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|Title: ||Medicine needs to swallow a bitter pill for a healthier future|
|Authors: ||Hooker, C|
|Issue Date: ||13-Mar-2015|
|Publisher: ||The Conversation|
|Citation: ||Claire Hoker, Kimberley Ivory " Medicine needs to swallow a bitter pill for a healthier future " The Conversation 2015|
|Abstract: ||Many doctors will recall as a student or trainee hanging nervously off the end of a Deaver – a
large retractor used in pre-keyhole gall bladder surgery – while simultaneously trying to
answer the surgeon’s barked questions about the anatomy in the cavity. The problem is you
can’t actually see into the cavity without loosening your grip. A looser grip means less vision
for the surgeon and usually a torrent of abuse for the trainee.
Such moments of “teaching by humiliation” during medical training underscore the nature of
medical culture: a totem pole that places surgeons very much at the top. Indeed, doctors have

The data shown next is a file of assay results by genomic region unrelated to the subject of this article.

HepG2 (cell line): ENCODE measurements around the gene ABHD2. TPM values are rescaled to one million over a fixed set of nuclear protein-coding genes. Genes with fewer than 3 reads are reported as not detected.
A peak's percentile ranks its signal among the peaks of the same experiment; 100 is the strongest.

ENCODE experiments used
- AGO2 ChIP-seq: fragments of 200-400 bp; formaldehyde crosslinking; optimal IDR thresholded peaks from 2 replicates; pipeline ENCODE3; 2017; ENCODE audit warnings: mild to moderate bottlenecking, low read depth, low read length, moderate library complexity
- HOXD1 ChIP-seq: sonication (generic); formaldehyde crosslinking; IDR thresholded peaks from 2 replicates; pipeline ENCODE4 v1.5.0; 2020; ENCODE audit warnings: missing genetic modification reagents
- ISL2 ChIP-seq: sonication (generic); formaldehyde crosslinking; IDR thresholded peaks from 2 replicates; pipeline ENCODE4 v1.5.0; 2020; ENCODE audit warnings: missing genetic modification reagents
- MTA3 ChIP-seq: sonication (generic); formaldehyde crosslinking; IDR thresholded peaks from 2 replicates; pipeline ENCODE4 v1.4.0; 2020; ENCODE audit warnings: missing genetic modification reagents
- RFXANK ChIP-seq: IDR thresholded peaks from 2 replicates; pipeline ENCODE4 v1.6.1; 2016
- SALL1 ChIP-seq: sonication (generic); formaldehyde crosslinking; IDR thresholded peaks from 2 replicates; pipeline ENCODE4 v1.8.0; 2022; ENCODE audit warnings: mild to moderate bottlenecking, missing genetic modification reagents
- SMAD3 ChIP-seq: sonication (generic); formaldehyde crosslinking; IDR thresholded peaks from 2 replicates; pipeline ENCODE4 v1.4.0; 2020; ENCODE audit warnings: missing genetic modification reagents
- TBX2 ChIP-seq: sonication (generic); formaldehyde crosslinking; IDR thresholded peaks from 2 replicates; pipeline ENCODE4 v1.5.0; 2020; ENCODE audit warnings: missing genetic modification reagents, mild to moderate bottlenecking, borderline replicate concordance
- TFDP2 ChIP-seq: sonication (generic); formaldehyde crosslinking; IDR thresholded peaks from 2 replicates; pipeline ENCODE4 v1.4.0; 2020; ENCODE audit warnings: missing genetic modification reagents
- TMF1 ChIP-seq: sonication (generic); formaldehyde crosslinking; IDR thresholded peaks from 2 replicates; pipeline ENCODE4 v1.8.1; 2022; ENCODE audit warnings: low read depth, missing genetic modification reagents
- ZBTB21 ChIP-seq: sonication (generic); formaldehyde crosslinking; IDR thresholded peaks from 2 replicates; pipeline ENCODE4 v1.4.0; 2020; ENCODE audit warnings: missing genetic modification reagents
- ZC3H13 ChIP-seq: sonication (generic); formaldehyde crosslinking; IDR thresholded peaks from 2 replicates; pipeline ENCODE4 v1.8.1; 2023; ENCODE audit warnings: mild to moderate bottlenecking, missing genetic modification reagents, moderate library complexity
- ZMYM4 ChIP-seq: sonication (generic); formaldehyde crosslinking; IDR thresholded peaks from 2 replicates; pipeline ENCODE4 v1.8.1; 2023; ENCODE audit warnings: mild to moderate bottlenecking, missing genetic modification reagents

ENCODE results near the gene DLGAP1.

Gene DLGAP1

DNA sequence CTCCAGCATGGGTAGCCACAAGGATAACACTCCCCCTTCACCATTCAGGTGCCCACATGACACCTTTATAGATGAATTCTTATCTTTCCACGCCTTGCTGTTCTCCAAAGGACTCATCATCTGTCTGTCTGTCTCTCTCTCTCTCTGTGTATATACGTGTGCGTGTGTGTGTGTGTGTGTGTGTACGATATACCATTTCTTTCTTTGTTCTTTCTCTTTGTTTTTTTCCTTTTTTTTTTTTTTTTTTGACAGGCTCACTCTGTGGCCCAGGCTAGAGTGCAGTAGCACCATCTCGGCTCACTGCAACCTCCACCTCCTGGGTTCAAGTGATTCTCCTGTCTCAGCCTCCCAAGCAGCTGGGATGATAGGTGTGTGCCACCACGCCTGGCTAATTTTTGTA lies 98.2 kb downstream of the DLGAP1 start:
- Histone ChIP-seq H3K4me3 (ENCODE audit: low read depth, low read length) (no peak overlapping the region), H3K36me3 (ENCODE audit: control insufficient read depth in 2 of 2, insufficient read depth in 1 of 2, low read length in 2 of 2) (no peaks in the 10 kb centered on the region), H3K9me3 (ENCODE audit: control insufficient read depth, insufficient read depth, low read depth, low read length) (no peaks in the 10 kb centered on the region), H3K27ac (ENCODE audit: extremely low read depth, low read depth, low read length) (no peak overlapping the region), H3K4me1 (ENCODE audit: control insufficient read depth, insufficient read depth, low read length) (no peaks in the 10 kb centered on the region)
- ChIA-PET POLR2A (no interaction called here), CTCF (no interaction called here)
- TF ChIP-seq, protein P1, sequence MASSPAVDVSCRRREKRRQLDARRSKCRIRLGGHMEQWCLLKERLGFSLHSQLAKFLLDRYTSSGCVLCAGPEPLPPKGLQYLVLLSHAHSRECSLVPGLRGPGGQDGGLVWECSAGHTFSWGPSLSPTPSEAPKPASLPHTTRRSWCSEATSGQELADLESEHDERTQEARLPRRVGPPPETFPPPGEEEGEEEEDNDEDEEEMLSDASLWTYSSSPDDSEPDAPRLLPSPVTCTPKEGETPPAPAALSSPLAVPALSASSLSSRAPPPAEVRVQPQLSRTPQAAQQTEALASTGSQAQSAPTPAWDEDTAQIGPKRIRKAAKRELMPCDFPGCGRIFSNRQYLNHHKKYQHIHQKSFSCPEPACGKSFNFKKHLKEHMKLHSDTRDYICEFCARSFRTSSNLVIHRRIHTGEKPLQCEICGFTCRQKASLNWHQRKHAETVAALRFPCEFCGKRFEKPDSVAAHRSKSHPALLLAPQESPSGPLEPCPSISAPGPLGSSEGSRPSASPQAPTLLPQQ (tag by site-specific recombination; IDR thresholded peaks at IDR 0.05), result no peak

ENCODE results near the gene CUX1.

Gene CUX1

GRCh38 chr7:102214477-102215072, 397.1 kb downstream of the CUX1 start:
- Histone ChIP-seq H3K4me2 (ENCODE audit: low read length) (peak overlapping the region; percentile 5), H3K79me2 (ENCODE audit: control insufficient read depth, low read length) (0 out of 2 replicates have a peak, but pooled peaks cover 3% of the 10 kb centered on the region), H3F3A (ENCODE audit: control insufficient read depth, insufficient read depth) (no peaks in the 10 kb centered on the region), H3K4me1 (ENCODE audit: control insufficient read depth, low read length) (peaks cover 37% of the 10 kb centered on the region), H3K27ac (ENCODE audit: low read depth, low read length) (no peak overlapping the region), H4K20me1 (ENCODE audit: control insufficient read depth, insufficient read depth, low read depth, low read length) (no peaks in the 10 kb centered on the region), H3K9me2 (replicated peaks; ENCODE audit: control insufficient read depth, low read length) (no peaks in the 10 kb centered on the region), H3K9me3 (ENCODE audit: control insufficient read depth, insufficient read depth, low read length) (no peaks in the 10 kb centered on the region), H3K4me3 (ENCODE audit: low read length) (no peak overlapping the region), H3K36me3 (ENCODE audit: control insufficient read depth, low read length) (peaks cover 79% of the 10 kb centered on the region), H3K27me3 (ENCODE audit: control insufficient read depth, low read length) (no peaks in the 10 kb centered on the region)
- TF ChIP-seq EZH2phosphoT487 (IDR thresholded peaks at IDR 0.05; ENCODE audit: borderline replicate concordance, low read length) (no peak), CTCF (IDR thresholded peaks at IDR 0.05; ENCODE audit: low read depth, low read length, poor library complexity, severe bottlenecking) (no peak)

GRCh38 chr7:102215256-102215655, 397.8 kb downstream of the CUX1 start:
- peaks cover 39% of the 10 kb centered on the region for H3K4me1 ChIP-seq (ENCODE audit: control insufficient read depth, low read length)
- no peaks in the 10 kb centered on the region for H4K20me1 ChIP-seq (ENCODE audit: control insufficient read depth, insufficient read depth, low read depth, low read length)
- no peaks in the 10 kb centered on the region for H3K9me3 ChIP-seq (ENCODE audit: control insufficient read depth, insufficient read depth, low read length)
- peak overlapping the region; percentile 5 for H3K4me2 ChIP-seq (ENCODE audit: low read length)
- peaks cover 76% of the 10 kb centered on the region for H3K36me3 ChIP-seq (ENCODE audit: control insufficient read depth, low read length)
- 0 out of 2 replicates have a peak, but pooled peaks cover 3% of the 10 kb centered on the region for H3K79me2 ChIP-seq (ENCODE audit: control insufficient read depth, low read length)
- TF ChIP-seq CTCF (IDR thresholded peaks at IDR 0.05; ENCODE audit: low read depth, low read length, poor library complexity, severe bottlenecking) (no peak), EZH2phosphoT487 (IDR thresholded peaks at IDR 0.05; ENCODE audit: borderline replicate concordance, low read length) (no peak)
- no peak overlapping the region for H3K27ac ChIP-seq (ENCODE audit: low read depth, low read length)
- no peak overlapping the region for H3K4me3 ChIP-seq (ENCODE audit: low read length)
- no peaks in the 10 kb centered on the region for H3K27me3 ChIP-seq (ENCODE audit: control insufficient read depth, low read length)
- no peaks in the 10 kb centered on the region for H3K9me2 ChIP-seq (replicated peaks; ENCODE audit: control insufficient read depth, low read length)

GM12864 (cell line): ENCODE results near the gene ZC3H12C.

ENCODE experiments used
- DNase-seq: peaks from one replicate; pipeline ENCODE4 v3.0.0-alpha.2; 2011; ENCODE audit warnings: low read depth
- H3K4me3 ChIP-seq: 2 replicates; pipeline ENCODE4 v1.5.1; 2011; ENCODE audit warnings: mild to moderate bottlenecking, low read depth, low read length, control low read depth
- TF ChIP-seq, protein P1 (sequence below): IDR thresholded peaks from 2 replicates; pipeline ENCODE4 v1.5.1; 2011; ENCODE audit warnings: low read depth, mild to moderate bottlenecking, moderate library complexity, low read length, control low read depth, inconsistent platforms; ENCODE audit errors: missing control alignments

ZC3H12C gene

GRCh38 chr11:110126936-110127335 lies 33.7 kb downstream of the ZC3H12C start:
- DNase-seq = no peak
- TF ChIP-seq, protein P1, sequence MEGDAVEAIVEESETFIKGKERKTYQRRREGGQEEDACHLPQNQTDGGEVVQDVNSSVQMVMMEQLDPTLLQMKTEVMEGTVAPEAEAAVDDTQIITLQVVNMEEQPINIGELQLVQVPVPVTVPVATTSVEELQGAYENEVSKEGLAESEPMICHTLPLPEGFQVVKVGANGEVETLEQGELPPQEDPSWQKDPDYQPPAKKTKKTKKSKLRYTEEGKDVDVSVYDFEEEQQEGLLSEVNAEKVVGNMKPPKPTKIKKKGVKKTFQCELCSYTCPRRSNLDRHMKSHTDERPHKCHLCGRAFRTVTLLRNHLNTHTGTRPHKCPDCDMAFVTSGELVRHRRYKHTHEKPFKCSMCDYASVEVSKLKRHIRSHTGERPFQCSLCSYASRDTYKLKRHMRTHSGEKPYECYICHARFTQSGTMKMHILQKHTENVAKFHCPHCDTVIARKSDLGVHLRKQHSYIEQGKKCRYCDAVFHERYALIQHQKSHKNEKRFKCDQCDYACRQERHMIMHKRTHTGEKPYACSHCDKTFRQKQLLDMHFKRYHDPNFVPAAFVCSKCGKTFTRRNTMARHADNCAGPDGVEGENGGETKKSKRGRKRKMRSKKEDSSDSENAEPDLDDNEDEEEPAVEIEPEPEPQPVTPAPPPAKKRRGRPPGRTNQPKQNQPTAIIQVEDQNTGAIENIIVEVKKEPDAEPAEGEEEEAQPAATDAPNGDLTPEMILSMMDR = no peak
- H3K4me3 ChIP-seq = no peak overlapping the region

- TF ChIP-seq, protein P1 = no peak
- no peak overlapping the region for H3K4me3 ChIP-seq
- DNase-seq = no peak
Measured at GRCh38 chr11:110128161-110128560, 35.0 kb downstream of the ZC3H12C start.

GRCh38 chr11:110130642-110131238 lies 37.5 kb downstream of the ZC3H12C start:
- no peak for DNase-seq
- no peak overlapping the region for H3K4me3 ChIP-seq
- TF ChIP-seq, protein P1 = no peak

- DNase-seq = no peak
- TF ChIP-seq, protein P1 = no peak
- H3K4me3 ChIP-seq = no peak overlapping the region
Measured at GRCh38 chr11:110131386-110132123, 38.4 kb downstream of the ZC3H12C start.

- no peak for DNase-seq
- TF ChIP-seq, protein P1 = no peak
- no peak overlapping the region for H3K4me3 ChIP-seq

long enjoyed both enormous autonomy and deference to their apparent god-like power to
stave off death.
Within this mythology, medicine has built a hierarchical and autocratic workplace culture in
which incivility, and even frank bullying, towards subordinates is commonplace. Medical
students gradually acculturate to this during their training, often at the cost of their empathy
A recent meta-analysis of 51 studies on harassment and discrimination in medical training
showed 59.4% of medical trainees had experienced at least one form of these. “Teaching by
humiliation” – regarded by some as a kind of necessary hardening experience – was
experienced by 74% of students and witnessed by 84%. Many still felt the sting decades later.
Such power-oriented, stratified workplaces are good for no one. And, in medicine, many of
the worst consequences fall on patients.|
|Description: ||The Conversation article|
|Rights and Permissions: ||CC BY-NC 3.0|
|Type of Work: ||Article, Letter|
|Type of Publication: ||Post-print|
|Appears in Collections:||Research Papers and Publications. Sydney Health Ethics|
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